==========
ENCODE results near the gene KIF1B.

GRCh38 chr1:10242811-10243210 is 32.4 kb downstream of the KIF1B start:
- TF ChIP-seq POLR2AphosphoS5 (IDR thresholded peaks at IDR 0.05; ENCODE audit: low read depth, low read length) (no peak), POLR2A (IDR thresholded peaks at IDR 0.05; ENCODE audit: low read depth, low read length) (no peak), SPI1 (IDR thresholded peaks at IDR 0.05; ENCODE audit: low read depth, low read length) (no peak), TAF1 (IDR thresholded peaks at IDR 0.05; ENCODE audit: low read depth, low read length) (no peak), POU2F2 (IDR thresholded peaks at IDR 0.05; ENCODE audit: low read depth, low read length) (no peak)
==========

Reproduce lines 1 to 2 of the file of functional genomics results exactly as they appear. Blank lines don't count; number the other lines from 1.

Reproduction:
ENCODE results near the gene KIF1B.

GRCh38 chr1:10242811-10243210 is 32.4 kb downstream of the KIF1B start: